Ancillon, Histoire De L’Établissement Des François Refugiez, 75.
 Bonifas and Krum, Les Huguenots à Berlin Et En Brandebourg, 40.
 Muret, Geschichte Der Französischen Kolonie in Brandenburg-Preußen, 82. “Was du ererbt von deinen Vätern hast, Erwirb es, um es zu besitzen.”
 Fuhrich-Grubert, Hugenotten Unterm Hakenkreuz, 121-122. “Freilich hatten diese Jahre der patriotischen Erhebung des mächtig auflodernden Hasses gegen die französische Gewaltherrschaft auch eine Erbitterung gegen alles Französische und auch eine gewisse Erregung gegen die Kolonie hervorgerufen… [The French Consistory decided] im Jahre 1814 die Einsetzung eines alljährlich am 19. Oktober zu feiernden Koloniefestes, das geeignet wäre, das Andenken an die große Vergangenheit der Kolonie aufrecht zu erhalten.”
 Muret, Geschichte Der Französischen Kolonie in Brandenburg-Preußen, 80. “das Gefühl der Zusammengehörigkeit unter den Mitgliedern der französisch-reformierten Gemeinde wieder zu beleben.”
 Fuhrich-Grubert, Hugenotten Unterm Hakenkreuz, 17-18. It was also at this time that the Mittwochsgesellschaft formed.
 See Appendix I, Figure 4. After WWI, various Huguenots wanted to reconnect with their heritage and viewed themselves as part of a larger international network more so than as Germans. In WWII the opposite occurred.
 Ancillon, Histoire De L’Établissement Des François Refugiez, 82. se conforment petit à petit
 Böhm, Sprachenwechsel, 137.
 Ibid., 143.
 Bonifas and Krum, Les Huguenots à Berlin Et En Brandebourg, 63. “Sire, je ne serais pas digne de la robe que je porte, ni de la parole que j’annonce, ni du roi que je sers, si je ne voyais pas votre Majesté dans ces lieux avec la plus profonde douleur.”
 David Louis Théremin, Zuruf an die französischen Gemeinden in der preußischen Monarchie von einem ihrer ältesten Lehrer (Berlin: C. Salfeld, 1814).
 Jean Henry, Adresse aux églises françoises des états prussiens en réponse a l’écrit qui leur a été adressé en allemand cette année sous le titre d’Appel aux communes françoises de la monarchie prussienne par un de leur plus anciens pasteurs (Berlin: Dunker & Humblot, 1814).
 Bonifas and Krum, Les Huguenots à Berlin Et En Brandebourg, 59. The churches were located at Klosterstrasse, Werder, Dorotheestadt, Louisestadt, the Hôpital, the Catéchètes (catechisms), and at Friedrichstadt.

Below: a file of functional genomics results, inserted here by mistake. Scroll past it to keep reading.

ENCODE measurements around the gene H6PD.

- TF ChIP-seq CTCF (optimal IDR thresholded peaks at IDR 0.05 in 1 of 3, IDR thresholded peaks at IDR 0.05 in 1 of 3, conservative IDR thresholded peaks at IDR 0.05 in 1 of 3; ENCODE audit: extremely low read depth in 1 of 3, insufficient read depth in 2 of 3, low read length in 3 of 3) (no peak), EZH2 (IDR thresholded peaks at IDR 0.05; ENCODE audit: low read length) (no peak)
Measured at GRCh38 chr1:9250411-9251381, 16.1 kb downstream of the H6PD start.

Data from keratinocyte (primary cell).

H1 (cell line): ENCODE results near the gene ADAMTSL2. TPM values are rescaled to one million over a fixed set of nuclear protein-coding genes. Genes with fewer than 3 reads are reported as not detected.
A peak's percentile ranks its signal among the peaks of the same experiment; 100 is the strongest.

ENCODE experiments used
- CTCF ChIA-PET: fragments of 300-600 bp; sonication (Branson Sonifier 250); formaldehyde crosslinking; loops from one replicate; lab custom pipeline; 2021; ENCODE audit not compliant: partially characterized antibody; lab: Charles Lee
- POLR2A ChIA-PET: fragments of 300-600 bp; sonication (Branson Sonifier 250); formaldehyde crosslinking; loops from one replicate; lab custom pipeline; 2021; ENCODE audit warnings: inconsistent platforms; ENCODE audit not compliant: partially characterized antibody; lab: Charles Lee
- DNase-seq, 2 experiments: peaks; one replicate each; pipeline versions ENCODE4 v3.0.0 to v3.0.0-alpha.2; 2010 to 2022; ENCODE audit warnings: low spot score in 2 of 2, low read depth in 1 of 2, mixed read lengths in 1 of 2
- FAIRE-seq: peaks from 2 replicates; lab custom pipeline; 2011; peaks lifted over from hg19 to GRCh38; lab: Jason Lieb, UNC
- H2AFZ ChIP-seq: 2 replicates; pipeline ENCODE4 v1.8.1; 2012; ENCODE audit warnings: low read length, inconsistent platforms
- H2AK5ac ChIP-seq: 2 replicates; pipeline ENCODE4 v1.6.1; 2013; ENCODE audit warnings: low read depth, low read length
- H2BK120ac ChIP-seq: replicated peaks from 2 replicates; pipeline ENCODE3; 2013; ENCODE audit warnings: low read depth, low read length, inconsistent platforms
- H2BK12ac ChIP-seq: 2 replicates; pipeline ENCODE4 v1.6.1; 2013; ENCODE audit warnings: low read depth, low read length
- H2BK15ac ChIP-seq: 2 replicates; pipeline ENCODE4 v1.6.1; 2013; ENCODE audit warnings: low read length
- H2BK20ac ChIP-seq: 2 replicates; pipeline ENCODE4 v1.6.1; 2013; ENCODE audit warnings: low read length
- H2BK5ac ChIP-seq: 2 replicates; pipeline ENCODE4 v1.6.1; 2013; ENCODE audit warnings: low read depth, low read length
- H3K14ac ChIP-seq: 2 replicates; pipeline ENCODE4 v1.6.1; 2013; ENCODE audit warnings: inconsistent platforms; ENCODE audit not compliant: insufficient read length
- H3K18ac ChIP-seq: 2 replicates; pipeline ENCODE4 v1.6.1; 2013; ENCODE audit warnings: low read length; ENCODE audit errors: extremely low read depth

Böhm, Sprachenwechsel, 204.
 Muret, Geschichte Der Französischen Kolonie in Brandenburg-Preußen, 72. “Seit langer Zeit schon waren sie, trotz pietätvollen Festhaltens äußerer Formen, eng mit der neuen Heimat verwachsen; sie war ihnen lieb und wert geworden.”
 Ibid., 73-74. “Feind.”
 Ibid., 75. Other examples: ‘Gautier’ became ‘Gauter’, ‘Bûche’ became ‘Buch,’ ‘Laurent’ became ‘Lorenz,’ and ‘Blanc’ became ‘Weiss.’
 Ibid. “Das Verlangen der Gemeinde nach der Einführung Deutscher Gottesdienste.”
 Böhm, Sprachenwechsel, 145.
 Ibid., 147.
 Ibid., 140.
 Fuhrich-Grubert, Hugenotten Unterm Hakenkreuz, 14.
 Muret, Geschichte Der Französischen Kolonie in Brandenburg-Preußen, 35. “Beide Teile hatten so manches von ihrer Eigenart aufzugeben, ehe es zu einer Assimilation kommen konnte, und die weise Politik der Hohenzollern ließ beiden Teilen die dazu nötige Zeit. Die Réfugiés wurden nicht plötzlich aus ihrer Nationalität herausgerissen, den dann hätte diese ganze Kolonisation wohl nicht den erwarteten Erfolg gehabt; sie bildeten einen Staat im Staate mit demselben Oberhaupt und der Begriff des Vaterlandes ging ihnen nicht verloren.”
 Ibid., 37. “So fertigte ein Réfugié Braconnier zuerst in Berlin die feinen kleinen Würstchen (saucisses Saucischen), die bald sehr beliebt wurden, und die Blutwürste hießen noch lange Zeit „französische Würste.“”
 Fuhrich-Grubert, Hugenotten Unterm Hakenkreuz, 26.
 Bonifas and Krum, Les Huguenots à Berlin Et En Brandebourg, 60.
 Ancillon, Histoire De L’Établissement Des François Refugiez, 362. “comme un people qui lui a été donné de la main de Dieu.”
 Muret, Geschichte Der Französischen Kolonie in Brandenburg-Preußen, 55. “Nun sind seit sehr langer Zeit die Refugies eben so gute Preußen wie jene Kritiker, und vielleicht noch bessere, da das in allen Familien stets wach erhaltene Gefühl der Dankbarkeit für die Wohlthaten, die ihre Vorfahren genossen haben, sie noch enger an das neue Vaterland und das Haus Hohenzollern gekettet hat.”
 „Fluchtwege der Hugenotten,“ Hugenottenmuseum.de, October 26, 2018, http://www.huguenot-museum-germany.com/huguenots/map-europe.pdf.
 „Siedlungsorte Mit Französisch-reformierten Gemeinden Im Heiligen Römischen Reich,“ Hugenottenmuseum.de, October 26, 2018, http://www.huguenot-museum-germany.com/huguenots/map-french-Reformed-colonies.pdf.
 Thunich, „Sie Kamen Wie Gerufen,“ 26.
 Fuhrich-Grubert, Hugenotten Unterm Hakenkreuz, 518.
 Birnstiel and Bernat, La Diaspora Des Huguenots, 93.
 Ibid., 94.
 Muret, Geschichte Der Französischen Kolonie in Brandenburg-Preußen, 11.
 Böhm, Sprachenwechsel, 74.
 Muret, Geschichte Der Französischen Kolonie in Brandenburg-Preußen, 70.
 Fuhrich-Grubert, “Von Den Verachteten „Fröschefressern“ Zu Den Besten Deutschen.”
 Muret, Geschichte Der Französischen Kolonie in Brandenburg-Preußen, 94.
 Böhm, Sprachenwechsel, 77.
 Ancillon, Histoire De L’Établissement Des François Refugiez, cover page.
 Erman and Reclam, Mémoires Pour Servir à L’Histoire, 251.
 Jean-Pierre Erman and Christian Frédéric Reclam, Mémoires Pour Servir à L’Histoire Des Réfugiés François Dans Les États Du Roi (Berlin: Jean Jasperd, 1782), 158.